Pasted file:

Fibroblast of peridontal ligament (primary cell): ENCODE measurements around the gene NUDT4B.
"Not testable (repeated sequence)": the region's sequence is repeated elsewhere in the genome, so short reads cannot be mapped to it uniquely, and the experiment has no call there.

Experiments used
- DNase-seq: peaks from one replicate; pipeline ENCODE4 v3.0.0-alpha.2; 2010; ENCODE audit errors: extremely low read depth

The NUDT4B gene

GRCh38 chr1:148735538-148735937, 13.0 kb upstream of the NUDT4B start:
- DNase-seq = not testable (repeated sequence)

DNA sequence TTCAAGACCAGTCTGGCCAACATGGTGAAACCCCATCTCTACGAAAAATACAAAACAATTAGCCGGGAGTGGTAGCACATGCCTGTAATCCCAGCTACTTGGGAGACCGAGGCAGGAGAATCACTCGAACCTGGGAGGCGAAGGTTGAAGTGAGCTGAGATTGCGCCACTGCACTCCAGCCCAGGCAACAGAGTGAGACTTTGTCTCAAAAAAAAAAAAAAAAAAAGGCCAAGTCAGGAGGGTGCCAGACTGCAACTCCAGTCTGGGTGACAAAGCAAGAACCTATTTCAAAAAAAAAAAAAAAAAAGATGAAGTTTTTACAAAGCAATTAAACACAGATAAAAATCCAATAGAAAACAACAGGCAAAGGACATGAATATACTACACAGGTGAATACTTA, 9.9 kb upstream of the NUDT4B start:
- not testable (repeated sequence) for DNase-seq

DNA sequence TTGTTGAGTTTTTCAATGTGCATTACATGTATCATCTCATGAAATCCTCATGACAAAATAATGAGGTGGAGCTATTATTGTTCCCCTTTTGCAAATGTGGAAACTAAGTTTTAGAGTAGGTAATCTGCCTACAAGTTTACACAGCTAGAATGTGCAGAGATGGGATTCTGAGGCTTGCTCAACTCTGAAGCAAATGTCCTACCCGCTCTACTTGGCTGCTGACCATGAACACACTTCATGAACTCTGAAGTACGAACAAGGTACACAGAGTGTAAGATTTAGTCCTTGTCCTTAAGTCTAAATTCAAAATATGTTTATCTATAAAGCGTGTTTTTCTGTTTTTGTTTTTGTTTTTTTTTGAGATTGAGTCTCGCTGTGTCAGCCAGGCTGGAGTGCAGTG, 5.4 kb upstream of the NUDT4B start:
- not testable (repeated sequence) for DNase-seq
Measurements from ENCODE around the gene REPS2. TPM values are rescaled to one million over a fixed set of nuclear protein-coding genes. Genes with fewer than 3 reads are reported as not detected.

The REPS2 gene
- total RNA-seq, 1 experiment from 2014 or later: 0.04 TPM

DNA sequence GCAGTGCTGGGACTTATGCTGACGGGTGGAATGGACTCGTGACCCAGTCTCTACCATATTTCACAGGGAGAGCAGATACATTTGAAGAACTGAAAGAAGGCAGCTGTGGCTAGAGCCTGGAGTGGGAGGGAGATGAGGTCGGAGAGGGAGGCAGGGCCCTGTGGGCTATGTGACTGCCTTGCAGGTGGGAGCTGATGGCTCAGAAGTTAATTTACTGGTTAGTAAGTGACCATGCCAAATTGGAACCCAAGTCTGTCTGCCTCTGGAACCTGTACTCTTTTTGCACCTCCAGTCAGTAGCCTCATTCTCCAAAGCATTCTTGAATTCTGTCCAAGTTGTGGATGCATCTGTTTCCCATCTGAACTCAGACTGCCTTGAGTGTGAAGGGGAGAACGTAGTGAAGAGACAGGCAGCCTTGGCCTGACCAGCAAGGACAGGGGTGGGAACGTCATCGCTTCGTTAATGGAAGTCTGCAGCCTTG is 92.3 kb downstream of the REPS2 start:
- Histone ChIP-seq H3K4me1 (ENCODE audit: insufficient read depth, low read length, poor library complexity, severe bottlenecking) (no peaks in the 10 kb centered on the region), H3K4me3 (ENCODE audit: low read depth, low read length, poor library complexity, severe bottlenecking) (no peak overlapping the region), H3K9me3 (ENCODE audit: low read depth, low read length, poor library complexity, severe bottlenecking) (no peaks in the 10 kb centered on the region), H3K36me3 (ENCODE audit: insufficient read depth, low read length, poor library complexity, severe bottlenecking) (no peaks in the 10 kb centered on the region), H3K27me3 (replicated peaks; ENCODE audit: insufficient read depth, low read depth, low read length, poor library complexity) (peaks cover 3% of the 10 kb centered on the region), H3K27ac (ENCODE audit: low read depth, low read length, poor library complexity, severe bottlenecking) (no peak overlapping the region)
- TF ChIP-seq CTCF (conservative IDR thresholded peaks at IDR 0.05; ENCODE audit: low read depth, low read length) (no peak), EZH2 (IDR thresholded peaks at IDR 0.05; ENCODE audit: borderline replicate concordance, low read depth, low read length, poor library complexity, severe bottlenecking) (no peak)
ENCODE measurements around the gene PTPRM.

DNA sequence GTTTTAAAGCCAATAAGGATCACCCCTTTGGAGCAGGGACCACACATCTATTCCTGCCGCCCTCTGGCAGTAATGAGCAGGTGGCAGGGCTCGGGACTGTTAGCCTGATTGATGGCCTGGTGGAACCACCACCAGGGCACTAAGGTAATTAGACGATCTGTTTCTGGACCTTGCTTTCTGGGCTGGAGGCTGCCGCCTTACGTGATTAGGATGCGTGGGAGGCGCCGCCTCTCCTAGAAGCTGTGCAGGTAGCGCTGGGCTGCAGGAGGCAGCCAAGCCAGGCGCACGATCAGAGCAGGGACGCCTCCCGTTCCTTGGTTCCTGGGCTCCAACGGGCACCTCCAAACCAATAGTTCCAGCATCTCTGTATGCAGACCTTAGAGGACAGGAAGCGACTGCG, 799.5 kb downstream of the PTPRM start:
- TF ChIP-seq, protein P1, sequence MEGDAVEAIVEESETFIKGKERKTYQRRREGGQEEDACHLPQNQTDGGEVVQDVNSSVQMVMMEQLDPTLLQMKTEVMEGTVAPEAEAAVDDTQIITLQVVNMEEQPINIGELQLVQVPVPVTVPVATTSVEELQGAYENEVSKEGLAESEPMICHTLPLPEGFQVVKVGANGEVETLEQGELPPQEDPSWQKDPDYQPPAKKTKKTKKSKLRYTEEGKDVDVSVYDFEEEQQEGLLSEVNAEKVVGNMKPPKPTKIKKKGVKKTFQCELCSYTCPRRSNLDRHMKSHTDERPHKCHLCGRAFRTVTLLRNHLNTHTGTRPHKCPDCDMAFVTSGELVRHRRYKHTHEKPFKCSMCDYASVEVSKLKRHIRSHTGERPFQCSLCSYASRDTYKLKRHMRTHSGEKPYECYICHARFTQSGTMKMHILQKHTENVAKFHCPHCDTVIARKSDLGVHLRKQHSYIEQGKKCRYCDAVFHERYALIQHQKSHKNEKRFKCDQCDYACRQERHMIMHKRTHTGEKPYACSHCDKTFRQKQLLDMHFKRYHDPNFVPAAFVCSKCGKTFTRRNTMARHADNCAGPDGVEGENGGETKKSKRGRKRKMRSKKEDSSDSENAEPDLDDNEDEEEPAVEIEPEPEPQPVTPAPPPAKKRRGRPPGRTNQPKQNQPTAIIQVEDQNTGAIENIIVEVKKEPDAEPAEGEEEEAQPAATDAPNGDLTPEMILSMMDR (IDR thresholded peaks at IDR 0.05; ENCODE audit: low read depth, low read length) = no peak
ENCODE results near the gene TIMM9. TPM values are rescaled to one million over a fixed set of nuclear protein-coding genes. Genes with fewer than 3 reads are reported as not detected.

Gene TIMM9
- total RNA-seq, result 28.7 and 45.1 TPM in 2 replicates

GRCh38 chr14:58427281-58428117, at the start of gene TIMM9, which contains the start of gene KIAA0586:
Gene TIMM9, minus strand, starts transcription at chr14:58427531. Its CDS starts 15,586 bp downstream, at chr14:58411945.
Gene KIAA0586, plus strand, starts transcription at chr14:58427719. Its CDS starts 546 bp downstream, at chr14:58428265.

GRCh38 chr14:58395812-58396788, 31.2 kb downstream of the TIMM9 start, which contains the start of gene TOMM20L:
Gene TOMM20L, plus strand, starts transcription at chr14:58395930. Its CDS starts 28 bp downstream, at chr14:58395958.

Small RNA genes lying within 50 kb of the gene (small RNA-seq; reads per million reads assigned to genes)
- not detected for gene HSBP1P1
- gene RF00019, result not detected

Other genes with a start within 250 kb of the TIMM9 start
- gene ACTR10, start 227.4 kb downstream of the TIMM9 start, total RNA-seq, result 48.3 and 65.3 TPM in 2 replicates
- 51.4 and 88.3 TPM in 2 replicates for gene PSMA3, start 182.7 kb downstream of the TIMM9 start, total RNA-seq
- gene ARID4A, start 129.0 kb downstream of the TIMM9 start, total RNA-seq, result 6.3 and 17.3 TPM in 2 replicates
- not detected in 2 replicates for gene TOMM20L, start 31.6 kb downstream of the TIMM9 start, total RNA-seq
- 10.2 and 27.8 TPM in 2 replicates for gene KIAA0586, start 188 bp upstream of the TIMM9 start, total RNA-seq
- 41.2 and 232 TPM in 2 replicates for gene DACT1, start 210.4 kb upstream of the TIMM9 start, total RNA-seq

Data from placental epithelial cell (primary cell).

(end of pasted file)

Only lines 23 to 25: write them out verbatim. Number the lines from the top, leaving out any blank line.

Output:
- total RNA-seq, result 28.7 and 45.1 TPM in 2 replicates

GRCh38 chr14:58427281-58428117, at the start of gene TIMM9, which contains the start of gene KIAA0586:
Gene TIMM9, minus strand, starts transcription at chr14:58427531. Its CDS starts 15,586 bp downstream, at chr14:58411945.